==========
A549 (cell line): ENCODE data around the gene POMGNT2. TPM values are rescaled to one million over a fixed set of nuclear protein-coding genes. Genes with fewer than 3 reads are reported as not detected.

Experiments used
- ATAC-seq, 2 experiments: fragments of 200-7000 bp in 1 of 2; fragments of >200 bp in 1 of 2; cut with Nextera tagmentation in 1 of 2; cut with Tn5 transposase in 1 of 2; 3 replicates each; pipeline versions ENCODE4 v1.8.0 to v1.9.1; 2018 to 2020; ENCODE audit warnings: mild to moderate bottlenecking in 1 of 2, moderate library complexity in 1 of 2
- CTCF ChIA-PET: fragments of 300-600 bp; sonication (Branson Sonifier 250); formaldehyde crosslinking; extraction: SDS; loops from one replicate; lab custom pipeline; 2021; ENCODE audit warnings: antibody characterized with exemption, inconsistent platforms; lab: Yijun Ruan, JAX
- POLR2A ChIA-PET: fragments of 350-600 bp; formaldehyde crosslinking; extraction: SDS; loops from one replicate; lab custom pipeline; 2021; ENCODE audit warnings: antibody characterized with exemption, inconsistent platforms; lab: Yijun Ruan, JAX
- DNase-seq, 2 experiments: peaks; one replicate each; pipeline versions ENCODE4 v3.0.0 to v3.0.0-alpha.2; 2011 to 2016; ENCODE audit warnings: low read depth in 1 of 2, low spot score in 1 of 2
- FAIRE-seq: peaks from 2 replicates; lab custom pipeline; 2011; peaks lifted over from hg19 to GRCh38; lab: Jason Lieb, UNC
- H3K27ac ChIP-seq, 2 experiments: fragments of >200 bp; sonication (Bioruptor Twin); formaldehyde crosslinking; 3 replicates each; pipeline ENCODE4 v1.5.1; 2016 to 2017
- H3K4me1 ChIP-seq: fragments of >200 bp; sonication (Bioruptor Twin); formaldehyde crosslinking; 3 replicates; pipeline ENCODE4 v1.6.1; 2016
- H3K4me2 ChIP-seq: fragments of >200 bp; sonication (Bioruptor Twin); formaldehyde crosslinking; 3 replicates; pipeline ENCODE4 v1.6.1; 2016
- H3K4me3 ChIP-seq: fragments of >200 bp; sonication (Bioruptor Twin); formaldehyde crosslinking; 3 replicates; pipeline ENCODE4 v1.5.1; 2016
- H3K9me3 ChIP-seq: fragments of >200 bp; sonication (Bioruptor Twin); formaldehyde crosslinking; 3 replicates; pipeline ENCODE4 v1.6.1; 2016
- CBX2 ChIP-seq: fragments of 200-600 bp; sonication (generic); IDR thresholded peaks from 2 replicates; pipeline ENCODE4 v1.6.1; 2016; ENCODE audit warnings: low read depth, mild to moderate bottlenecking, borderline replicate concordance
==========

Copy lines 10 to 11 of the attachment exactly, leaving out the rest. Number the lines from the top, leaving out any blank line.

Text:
- H3K4me2 ChIP-seq: fragments of >200 bp; sonication (Bioruptor Twin); formaldehyde crosslinking; 3 replicates; pipeline ENCODE4 v1.6.1; 2016
- H3K4me3 ChIP-seq: fragments of >200 bp; sonication (Bioruptor Twin); formaldehyde crosslinking; 3 replicates; pipeline ENCODE4 v1.5.1; 2016